Supporting Local News

Waterways Ireland protects Portumna treasure trove from ‘piracy threat’!

There’s loot in them there rivers! 

Waterways Ireland has moved to protect from piracy a potential treasure trove of artefacts beneath the River Shannon near Portumna.

It comes following a ‘significant’ archaeological find underwater, as authorities carry out further assessments.

The State body tasked with management of inland waterways has designated a ‘restricted area’ of the river between Ballymacegan Island in Tipperary and Tiranascragh, Co Galway.

This order, issued by the Inspector of Navigation Paddy Harkin (pictured), designated it a restricted area under the National Monument (Amendment) Act 1987.

This means it was off limits for deep-water divers, and it was an offence to “tamper with, damage or remove any part of a wreck or any archaeological object”.

A spokesperson for Waterways Ireland told the Connacht Tribune the notice related to Ballymacegan Island 7km upstream of Portumna Bridge, and was issued to “protect the underwater heritage”.

“The area contains multi-period archaeological material, in particular historic wrecks, and archaeological objects,” it said.

Sources in the National Monuments Service confirmed there was a significant discovery underwater by the Underwater Archaeological Unit, which was under the remit of the Department of Housing, Local Government and Heritage.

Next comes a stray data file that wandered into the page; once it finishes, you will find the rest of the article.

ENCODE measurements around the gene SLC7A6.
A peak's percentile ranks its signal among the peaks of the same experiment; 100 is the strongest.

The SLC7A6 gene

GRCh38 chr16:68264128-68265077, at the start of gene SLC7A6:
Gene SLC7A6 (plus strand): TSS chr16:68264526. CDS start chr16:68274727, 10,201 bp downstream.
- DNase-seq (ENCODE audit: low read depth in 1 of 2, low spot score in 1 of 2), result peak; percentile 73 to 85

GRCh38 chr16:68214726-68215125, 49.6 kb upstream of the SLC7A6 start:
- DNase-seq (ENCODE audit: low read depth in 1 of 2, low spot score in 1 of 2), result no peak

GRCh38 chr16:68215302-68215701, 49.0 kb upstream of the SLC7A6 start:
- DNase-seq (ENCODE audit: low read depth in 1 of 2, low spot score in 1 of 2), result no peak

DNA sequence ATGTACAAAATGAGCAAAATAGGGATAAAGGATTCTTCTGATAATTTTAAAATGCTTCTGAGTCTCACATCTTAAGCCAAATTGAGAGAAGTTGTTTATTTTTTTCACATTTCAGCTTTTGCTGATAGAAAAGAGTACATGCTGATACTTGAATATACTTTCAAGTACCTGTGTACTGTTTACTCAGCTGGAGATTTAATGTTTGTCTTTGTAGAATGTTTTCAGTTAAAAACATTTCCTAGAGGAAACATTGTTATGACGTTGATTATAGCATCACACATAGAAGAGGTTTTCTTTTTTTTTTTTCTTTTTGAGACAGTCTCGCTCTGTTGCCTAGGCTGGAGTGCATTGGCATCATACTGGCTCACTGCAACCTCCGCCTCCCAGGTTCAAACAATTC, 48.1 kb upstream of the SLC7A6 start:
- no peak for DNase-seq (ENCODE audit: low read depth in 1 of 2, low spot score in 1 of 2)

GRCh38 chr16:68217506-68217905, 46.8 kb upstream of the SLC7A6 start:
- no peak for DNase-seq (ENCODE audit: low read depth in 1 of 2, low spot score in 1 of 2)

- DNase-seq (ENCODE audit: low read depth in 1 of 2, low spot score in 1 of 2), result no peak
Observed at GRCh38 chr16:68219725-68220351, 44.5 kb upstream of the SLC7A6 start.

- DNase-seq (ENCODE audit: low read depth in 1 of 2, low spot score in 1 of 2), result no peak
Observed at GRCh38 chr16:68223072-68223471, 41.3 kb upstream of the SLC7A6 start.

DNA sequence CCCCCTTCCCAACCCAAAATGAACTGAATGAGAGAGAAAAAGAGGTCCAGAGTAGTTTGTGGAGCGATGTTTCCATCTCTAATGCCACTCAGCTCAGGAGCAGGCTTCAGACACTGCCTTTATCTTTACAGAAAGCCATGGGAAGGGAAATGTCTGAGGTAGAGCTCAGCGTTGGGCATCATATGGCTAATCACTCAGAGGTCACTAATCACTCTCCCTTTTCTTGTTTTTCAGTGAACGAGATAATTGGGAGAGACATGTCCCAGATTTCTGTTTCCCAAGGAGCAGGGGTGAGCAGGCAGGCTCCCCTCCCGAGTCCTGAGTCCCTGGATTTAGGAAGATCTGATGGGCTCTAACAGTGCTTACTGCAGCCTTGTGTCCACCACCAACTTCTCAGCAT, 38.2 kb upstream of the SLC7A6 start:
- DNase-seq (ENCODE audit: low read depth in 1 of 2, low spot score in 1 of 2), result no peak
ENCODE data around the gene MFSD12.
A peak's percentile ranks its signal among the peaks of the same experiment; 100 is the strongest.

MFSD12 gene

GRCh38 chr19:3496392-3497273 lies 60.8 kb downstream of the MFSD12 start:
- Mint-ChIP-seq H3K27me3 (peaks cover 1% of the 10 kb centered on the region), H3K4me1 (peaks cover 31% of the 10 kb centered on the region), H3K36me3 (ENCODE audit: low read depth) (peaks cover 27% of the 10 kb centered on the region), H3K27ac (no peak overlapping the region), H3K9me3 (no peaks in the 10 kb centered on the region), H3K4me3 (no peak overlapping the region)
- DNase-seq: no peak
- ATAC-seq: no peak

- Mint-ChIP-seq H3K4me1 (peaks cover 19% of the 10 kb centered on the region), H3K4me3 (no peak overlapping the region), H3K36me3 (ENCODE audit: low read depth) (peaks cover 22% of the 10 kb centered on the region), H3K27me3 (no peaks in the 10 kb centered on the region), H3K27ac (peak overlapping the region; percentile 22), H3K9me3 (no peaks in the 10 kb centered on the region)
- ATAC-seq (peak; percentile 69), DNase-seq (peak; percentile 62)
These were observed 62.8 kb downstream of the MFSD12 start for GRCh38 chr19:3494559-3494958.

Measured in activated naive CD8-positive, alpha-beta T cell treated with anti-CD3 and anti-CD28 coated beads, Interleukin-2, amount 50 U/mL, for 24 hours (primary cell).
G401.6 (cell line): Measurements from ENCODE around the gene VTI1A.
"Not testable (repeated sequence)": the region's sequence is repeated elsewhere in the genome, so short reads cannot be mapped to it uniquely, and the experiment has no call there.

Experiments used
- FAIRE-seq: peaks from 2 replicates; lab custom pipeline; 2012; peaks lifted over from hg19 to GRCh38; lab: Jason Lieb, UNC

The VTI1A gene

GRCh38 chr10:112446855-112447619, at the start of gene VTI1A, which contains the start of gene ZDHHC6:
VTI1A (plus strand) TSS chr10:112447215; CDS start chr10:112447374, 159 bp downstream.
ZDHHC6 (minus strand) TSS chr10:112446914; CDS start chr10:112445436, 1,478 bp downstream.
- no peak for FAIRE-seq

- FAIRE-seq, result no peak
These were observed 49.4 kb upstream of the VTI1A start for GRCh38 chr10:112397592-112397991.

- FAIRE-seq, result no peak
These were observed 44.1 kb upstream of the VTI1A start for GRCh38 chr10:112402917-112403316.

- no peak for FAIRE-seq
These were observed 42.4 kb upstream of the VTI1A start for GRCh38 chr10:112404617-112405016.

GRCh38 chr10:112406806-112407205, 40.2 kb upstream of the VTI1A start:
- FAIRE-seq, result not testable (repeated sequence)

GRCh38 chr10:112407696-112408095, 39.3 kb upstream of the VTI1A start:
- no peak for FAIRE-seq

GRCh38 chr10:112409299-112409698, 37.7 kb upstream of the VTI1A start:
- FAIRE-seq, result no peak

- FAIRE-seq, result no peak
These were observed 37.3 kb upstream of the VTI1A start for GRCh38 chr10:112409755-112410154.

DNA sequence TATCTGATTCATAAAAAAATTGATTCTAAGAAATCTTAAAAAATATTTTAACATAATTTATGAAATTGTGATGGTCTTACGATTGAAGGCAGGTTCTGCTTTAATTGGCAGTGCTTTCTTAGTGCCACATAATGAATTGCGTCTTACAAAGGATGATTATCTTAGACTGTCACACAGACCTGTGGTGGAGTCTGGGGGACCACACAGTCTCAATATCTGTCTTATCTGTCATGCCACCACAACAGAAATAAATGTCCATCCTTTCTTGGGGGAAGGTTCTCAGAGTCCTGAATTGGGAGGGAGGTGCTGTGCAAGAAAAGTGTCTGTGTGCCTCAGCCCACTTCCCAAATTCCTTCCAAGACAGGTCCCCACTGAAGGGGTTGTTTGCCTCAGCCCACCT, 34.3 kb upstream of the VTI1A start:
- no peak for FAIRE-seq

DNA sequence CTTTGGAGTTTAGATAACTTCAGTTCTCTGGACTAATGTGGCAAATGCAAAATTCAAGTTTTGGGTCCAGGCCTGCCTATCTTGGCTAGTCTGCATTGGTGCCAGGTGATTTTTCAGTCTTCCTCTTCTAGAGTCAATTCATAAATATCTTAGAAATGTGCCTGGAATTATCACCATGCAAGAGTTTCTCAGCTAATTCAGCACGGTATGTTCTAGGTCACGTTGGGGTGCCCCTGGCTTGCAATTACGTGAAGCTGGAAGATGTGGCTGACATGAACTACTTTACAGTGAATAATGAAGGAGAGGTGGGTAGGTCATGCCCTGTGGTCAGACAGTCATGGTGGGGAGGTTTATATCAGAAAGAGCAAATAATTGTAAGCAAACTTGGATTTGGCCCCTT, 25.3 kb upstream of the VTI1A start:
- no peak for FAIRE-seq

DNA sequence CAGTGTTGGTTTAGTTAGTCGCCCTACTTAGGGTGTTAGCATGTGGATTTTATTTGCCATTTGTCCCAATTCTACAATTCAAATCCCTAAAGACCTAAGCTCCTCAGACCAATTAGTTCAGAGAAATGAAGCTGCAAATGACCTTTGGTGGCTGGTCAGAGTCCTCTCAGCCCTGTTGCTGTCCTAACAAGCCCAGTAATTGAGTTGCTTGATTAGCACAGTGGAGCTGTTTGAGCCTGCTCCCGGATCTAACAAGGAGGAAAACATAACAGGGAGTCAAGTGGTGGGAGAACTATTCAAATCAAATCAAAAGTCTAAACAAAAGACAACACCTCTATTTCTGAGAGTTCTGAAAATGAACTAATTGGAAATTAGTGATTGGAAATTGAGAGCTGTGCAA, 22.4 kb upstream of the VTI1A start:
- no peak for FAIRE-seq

One source said there were ‘sensitivities’ surrounding the remains, which span a number of centuries.

“They have discovered a significant amount of material but there may be more there. They’re still doing assessments on some of the artefacts they have uncovered. It is quite a significant find,” a source said.

In the designated area people are now restricted from doing, “diving, survey or salvage operations directed to the detection, location or exploration of a wreck or archaeological object or to recovering it or a part of it from, or from under, the sea bed or from land covered by water, as the case may be, or use equipment constructed or adapted for any purpose of diving, survey or salvage operations” within the restricted area.

According to the notice, it was also an offence to obstruct access to the site or damage any part of a wreck or object that lies within the site.

“Waterways Ireland thanks its customers for their co-operation in relation to this matter,” Mr Harkin said in Waterways Ireland’s public notice.

For more, read this week’s Connacht Tribune:

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